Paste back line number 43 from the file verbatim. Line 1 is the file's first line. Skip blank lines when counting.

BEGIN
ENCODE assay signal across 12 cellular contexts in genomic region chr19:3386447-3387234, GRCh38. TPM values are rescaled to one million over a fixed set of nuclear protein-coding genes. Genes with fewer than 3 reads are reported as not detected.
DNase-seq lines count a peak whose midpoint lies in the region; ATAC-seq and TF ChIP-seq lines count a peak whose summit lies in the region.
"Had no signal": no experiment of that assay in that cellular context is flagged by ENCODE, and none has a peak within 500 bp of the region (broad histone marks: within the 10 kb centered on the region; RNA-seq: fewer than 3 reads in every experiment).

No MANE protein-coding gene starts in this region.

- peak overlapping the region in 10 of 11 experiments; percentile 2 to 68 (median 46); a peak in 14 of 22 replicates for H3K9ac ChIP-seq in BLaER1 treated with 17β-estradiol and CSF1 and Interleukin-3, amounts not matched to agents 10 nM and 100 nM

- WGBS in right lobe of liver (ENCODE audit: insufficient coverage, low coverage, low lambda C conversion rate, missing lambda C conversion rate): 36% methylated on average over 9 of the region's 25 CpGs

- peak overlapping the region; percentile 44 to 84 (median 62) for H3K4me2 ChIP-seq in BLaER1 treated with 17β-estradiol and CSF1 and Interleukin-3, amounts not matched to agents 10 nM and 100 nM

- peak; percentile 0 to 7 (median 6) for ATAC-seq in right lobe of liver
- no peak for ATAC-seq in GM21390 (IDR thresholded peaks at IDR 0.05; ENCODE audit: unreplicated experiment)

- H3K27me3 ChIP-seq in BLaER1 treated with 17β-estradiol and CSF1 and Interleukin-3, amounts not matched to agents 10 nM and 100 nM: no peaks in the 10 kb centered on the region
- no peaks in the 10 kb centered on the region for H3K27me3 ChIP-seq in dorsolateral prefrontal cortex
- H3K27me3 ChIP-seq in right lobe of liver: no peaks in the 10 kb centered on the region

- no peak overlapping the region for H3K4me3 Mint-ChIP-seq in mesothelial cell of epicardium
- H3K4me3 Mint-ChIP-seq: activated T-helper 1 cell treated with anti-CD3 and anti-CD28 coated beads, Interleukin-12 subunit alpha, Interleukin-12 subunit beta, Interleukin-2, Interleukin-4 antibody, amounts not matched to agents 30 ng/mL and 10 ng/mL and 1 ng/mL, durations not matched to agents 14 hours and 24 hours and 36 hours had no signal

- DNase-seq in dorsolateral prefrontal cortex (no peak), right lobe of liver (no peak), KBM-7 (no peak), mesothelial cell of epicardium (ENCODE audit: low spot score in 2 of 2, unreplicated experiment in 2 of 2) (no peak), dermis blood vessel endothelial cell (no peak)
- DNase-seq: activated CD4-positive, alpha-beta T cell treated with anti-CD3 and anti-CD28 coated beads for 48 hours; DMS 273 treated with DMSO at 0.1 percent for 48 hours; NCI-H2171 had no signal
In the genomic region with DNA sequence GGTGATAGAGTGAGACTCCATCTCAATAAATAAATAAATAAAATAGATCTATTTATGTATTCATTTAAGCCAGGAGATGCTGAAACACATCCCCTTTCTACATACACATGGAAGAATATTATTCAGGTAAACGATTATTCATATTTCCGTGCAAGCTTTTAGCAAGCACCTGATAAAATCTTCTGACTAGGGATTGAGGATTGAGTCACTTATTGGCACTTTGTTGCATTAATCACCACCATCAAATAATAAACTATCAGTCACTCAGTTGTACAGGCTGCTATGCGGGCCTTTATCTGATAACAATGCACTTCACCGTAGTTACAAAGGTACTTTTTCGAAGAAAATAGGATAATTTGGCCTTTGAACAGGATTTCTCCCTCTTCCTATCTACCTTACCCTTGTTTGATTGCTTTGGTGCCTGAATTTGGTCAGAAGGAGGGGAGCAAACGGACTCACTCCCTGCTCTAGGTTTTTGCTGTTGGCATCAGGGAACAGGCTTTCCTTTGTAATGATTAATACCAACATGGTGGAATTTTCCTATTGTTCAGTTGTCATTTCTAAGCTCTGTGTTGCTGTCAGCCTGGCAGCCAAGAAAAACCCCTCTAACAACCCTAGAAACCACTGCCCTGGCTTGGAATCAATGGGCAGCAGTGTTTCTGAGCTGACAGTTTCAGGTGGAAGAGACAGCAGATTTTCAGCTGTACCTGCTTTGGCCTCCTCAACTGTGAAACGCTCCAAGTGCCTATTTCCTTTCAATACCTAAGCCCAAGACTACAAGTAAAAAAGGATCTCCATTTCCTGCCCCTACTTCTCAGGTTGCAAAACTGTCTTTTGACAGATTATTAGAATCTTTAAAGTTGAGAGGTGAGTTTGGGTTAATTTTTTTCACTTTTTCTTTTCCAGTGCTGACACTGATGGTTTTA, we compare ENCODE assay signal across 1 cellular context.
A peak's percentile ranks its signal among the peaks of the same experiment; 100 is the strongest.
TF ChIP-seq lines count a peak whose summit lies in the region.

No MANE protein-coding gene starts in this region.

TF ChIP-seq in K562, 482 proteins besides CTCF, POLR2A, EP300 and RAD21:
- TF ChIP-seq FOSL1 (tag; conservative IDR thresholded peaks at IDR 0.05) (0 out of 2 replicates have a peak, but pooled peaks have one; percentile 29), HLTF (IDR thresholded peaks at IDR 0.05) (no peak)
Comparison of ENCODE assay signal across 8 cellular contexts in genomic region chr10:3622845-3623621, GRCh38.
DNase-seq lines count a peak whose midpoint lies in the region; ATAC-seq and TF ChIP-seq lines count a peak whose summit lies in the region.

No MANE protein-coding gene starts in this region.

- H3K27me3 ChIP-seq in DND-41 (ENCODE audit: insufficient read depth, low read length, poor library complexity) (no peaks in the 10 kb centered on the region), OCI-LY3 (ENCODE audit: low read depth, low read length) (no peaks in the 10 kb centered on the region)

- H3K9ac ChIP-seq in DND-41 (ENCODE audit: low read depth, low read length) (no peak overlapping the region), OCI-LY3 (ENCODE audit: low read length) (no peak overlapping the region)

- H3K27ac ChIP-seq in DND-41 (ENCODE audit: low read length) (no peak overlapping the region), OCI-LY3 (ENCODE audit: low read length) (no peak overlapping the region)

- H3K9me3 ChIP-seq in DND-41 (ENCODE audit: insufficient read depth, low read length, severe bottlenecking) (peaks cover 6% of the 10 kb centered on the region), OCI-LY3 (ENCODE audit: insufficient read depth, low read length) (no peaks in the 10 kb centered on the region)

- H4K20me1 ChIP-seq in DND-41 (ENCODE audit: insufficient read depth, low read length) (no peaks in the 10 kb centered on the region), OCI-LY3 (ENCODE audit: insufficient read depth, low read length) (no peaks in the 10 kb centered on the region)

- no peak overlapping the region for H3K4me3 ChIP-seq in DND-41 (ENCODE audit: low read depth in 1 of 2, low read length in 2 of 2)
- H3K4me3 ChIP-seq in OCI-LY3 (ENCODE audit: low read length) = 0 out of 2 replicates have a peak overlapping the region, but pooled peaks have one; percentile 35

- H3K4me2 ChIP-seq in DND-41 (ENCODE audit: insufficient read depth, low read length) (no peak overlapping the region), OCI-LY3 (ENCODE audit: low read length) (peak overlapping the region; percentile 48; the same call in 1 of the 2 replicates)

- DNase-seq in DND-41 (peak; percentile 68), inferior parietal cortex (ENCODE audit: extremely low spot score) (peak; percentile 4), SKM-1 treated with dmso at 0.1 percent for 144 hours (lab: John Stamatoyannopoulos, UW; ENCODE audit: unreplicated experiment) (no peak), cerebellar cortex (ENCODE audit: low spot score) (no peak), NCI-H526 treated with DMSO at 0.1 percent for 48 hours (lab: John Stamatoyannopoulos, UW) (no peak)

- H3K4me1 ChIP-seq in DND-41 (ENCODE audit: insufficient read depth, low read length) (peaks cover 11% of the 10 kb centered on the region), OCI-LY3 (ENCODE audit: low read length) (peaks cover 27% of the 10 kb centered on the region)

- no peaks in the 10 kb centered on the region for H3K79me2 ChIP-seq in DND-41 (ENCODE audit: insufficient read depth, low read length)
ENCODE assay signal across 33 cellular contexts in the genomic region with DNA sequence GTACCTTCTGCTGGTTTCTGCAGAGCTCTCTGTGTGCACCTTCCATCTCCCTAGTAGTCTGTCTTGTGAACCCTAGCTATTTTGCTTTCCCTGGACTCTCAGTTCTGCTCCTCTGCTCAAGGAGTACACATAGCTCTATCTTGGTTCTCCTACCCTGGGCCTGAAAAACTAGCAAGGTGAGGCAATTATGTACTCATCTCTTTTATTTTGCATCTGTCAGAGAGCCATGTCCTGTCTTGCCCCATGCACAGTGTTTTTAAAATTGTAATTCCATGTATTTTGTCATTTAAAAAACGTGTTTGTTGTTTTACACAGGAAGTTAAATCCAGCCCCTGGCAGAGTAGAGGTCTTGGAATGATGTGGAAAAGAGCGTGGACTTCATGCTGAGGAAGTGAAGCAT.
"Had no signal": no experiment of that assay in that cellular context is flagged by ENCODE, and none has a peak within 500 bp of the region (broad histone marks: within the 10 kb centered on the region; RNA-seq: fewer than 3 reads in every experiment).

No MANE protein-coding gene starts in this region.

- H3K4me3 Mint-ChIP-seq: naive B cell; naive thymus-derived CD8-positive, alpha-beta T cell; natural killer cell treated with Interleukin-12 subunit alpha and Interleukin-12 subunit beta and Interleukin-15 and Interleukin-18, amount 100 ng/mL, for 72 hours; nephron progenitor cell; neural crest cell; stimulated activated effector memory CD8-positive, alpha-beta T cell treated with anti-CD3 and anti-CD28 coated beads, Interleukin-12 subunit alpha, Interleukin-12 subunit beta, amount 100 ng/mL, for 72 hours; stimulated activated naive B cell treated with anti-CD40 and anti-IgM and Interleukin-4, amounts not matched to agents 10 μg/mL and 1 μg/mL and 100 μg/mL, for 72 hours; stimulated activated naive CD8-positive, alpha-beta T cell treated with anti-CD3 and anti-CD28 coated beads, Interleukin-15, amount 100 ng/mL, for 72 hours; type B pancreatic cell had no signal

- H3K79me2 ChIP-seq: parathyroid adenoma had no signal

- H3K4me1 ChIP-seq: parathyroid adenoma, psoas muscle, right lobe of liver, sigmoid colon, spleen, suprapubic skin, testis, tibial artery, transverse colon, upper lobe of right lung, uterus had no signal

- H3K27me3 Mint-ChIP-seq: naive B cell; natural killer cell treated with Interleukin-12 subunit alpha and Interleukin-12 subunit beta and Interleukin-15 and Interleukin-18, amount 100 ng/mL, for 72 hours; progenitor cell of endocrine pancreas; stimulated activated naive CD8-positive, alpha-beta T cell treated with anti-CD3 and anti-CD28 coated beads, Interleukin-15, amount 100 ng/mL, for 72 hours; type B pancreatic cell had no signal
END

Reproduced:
- H3K27me3 Mint-ChIP-seq: naive B cell; natural killer cell treated with Interleukin-12 subunit alpha and Interleukin-12 subunit beta and Interleukin-15 and Interleukin-18, amount 100 ng/mL, for 72 hours; progenitor cell of endocrine pancreas; stimulated activated naive CD8-positive, alpha-beta T cell treated with anti-CD3 and anti-CD28 coated beads, Interleukin-15, amount 100 ng/mL, for 72 hours; type B pancreatic cell had no signal